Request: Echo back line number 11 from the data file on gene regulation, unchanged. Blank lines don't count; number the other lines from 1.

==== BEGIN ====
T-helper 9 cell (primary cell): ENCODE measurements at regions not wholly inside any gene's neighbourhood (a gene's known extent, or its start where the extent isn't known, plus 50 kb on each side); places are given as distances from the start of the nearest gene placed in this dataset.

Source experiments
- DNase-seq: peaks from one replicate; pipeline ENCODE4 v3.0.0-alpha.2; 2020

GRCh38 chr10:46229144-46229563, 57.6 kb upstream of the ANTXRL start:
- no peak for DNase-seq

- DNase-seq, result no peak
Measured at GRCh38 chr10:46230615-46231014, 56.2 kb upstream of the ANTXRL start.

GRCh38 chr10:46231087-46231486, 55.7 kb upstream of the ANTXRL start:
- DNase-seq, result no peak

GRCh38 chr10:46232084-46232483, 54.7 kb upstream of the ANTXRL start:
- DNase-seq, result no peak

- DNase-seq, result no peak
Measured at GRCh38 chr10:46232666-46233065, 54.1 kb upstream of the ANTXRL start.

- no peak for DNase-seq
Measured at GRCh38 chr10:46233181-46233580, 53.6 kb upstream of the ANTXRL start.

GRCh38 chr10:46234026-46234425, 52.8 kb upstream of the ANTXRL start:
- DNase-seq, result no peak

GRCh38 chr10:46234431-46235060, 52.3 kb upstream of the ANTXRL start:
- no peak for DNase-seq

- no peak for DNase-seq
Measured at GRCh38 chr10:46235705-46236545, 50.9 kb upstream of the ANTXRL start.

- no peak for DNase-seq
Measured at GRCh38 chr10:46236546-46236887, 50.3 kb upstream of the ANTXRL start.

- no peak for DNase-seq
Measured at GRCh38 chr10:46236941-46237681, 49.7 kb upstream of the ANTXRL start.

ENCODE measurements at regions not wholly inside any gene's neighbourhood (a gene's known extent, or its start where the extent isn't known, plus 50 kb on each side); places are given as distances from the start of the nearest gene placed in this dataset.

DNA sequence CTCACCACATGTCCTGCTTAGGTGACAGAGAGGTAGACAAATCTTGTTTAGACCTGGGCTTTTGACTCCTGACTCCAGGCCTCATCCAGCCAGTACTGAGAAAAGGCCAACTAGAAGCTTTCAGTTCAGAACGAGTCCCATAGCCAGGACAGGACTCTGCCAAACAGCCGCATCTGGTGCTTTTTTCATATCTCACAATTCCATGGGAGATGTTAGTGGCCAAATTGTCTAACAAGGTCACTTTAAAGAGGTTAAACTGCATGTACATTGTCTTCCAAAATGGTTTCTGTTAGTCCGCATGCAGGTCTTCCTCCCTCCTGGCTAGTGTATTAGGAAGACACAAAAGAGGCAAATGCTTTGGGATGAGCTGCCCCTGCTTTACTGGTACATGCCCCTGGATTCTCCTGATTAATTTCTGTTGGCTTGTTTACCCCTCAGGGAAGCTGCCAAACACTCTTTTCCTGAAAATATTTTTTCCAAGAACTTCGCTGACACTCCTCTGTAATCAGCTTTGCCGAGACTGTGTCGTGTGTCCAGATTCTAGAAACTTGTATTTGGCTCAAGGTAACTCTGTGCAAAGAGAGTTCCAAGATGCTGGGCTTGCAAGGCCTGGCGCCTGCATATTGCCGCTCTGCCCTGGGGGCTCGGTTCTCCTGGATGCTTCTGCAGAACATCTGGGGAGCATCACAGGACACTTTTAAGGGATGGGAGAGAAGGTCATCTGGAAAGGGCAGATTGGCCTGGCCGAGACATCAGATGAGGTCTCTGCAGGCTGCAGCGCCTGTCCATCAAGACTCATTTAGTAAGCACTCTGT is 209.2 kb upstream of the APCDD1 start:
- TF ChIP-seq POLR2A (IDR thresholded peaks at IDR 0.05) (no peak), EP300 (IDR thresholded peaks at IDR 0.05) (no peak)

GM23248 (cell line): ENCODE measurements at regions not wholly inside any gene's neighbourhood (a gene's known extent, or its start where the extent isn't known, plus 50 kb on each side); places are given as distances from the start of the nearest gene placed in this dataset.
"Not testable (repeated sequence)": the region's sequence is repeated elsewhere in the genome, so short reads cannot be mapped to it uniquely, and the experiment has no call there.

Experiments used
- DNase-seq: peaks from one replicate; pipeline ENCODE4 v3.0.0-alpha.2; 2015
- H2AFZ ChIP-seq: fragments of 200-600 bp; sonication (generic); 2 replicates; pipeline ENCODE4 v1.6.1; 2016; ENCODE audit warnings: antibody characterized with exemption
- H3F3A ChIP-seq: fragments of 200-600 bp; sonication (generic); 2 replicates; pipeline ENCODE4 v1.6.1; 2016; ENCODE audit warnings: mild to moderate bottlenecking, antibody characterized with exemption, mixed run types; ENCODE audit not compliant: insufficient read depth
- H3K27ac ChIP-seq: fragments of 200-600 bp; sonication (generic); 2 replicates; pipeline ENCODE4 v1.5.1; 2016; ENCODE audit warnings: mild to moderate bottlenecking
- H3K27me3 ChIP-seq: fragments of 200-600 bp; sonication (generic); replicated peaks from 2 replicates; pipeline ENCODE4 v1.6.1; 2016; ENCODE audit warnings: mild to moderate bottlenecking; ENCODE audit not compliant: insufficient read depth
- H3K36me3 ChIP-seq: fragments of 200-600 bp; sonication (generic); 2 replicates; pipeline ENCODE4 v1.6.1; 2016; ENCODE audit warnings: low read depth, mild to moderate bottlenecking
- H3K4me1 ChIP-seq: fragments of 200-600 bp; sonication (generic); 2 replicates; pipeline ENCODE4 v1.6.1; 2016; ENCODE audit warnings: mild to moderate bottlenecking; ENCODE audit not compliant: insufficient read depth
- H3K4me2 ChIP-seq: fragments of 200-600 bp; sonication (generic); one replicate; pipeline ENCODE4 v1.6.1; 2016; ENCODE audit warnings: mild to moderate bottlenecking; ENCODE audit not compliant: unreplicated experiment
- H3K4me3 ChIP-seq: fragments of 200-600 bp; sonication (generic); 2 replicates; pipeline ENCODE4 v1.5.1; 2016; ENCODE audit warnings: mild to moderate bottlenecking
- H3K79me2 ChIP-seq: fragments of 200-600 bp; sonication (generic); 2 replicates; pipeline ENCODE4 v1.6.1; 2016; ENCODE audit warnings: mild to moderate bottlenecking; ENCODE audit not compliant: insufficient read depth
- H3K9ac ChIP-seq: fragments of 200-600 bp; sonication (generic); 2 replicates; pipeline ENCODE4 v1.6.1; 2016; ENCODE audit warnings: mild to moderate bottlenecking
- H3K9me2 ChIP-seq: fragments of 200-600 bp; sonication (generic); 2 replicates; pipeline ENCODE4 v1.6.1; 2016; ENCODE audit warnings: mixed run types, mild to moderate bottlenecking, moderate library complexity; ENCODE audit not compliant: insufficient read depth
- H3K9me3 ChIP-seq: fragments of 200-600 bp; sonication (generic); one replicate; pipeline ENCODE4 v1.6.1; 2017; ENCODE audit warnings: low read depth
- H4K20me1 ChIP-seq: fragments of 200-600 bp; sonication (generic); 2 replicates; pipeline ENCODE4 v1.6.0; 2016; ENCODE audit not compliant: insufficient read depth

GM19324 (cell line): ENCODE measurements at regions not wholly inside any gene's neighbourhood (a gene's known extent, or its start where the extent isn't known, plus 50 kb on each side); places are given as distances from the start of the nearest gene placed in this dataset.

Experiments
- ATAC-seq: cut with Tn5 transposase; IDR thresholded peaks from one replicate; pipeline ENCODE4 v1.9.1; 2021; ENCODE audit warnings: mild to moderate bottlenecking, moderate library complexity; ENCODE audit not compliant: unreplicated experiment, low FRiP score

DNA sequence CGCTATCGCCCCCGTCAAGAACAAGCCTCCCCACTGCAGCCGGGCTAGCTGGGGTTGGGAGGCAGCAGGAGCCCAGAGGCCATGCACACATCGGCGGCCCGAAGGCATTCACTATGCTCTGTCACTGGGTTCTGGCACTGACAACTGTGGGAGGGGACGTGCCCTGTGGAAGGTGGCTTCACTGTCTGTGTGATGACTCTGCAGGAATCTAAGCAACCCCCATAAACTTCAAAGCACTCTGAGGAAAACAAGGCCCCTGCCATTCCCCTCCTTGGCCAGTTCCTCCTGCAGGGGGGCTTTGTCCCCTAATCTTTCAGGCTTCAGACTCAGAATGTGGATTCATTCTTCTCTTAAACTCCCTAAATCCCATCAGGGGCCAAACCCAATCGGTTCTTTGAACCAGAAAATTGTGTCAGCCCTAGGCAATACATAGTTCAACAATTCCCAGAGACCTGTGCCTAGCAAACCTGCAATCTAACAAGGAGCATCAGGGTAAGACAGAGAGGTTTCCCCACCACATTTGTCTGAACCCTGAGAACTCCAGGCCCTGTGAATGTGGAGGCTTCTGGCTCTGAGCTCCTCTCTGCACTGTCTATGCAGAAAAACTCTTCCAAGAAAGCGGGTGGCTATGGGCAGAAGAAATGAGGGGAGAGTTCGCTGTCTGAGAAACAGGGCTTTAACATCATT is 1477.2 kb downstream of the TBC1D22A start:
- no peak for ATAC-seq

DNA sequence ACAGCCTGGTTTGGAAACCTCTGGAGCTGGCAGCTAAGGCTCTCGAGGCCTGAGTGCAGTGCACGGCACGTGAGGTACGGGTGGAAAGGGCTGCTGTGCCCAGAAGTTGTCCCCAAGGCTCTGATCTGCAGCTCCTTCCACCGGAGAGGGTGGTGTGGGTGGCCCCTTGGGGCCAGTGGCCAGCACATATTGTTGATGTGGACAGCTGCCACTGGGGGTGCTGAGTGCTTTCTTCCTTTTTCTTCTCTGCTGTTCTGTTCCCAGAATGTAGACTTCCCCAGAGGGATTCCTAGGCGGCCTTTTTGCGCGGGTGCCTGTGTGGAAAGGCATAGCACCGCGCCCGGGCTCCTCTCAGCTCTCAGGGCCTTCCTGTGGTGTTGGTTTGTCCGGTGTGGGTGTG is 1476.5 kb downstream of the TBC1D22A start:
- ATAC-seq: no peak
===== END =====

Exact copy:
- DNase-seq, result no peak